NEW YORK — General Electric Co and other large companies are trying to chip away at rising childbirth costs for U.S. employees, working directly with hospitals to reduce cesarean sections and related complications.
The efforts are in very early stages, with few details on their impact outside of cost savings of a few million dollars so far. But they illustrate yet another path companies are taking to bring down U.S. medical costs by working with doctors and hospitals to set health goals.
GE’s maternity strategy is designed to steer its employees to hospitals that are believed to provide better care and less likely to recommend unnecessary and costly interventions, company officials told Reuters.
U.S. employer spending on maternity care rose 50 percent in the last decade, fueled by a jump in C-section rates despite years of efforts to curb the practice, according to research firm Truven Health Analytics.
“Maternity is one of the main drivers of high cost claims,” for employers, said Ellen Kelsay, chief strategy officer at the National Business Group on Health. Avoiding unnecessary C-sections and minimizing complications “decreases turnover in the workforce following the birth of a child,” she said.
General Motors Co said it has included maternity goals, including reducing C-sections, in a new contract with a Detroit-area hospital. Dow Chemical demanded explanations from hospitals that care for its employees when its C-section rate hit 44 percent several years ago. Now part of the merged company DowDuPont Inc, it is working on new payment agreements with doctors and administrators.
“We went to them and said how do you explain this?” said Steve Morgenstern, Dow Chemical’s North American Health and Insurance Plan Leader, who called the rate “unacceptable.”
GE launched its Maternity Care Select Program in Cincinnati, Ohio, home to its aviation business, where nearly 300 babies are born to employee families every year.
Local hospital system TriHealth agreed to a single “bundled” payment rate to care for low and moderate-risk mothers from the start of pregnancy until 90 days after the baby is born, rather than charge for each visit and delivery separately. That typically removes the financial upside for C-sections, which cost nearly 60 percent more, on average, than a regular delivery.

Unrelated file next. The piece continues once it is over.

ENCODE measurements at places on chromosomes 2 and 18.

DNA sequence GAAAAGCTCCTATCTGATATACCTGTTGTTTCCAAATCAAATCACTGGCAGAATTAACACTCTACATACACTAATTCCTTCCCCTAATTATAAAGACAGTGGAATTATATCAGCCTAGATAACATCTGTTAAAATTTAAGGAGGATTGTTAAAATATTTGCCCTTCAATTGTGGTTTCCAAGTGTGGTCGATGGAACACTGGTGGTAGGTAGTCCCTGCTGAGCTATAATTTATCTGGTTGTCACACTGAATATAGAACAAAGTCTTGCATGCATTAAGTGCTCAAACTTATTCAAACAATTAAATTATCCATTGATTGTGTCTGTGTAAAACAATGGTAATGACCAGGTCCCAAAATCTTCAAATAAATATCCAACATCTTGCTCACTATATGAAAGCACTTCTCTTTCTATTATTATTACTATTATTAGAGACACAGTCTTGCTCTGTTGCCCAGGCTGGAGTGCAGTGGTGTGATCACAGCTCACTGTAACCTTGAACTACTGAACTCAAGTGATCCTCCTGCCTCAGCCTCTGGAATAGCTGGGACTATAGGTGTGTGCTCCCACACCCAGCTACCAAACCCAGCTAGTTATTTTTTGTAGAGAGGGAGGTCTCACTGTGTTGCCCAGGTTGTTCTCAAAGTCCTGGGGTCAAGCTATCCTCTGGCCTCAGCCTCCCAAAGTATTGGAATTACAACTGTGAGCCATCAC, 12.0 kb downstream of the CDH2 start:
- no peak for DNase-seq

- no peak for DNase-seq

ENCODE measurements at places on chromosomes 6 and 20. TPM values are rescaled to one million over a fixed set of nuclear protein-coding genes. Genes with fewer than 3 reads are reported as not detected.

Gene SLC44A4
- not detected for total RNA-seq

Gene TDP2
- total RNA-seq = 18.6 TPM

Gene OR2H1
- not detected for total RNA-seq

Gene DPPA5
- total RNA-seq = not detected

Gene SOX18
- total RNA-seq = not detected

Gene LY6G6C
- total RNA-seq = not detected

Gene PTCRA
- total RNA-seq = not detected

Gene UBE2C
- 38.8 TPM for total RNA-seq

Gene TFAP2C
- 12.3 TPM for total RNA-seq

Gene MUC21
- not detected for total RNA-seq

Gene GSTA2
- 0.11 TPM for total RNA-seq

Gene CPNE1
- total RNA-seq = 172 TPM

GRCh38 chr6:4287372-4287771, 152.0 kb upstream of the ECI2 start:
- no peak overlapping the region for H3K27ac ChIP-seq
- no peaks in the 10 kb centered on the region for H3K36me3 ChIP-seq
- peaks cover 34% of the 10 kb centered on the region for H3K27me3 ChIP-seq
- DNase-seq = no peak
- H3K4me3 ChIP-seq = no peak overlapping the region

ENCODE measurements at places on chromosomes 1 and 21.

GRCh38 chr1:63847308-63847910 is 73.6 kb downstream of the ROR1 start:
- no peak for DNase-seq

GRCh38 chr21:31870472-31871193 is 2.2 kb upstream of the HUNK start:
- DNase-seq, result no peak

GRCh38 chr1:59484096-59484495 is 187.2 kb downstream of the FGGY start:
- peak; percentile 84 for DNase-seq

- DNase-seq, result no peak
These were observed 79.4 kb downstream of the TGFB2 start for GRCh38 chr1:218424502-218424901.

Adam Malinoski, GE’s manager of health services, said none of the company’s health insurers offered bundled payments on maternity care when it designed its program, so it decided to work directly with providers.
GE pays the out-of-pocket costs for women who enroll, saving them up to several thousand dollars. TriHealth and GE would not disclose the bundled payment rates or how they compare with other hospital rates.
New deliveries under GE’s program began in 2016, when only 78 pregnant women enrolled. In 2017, 136 women enrolled, TriHealth told Reuters. C-section rates for first-time, low-risk deliveries, which represent a small group within the program, dropped to about 6 percent in 2017 from 24 percent in 2016. That comes in well below the U.S. rate of 26 percent for low-risk births.
TriHealth would not disclose the C-section rate for the total group.
GE expanded the program to hospitals in Wisconsin, South Carolina and Massachusetts in 2017 and announced a fifth location in New York in August, but says it is too early to provide data for other locations.
GE executives said the program so far has saved the company nearly $2 million because of lower negotiated fees for maternity care. It represents a fraction of its spending on the 113,000 employees and family members enrolled in the GE health insurance plan, but a step in the right direction, they added.
The rise of C-sections has been fueled in part by fears about malpractice litigation, as well as expecting mothers with health issues or who are older, which raise the risk of complications.
Hospitals say that makes them reluctant to set maternity goals. The Stanford Health Care medical system works directly with employers on health targets, such as diabetes care, but has so far refused to set specific goals on C-sections.
In such higher risk cases, “it’s entirely appropriate and (there’s) no way to determine upfront” who will need a cesarean, said John Jackson, who handles corporate health partnerships at Stanford Health Care.
Suzanne Delbanco, executive director of the nonprofit Catalyst for Payment Reform, has worked with large employers seeking to reduce C-section rates. But some companies “are still leery about wading in too much,” she said. “They don’t want to alienate people, they don’t want to be accused of being Big Brother.”
GM is taking its own shot at lowering costs and improving care with a new health program, announced in August, that was created directly with Henry Ford Health System in Michigan . Three of the program’s 19 health metrics involve maternity care such as lowering C-section rates, the company told Reuters.
The automaker’s total C-section rates vary widely, from about 40 percent in the Dallas/Fort Worth area to 30 percent or lower in Detroit.
“We were shocked,” said Sheila Savageau, U.S. health care leader for GM. “We have to change the system.” — Reuters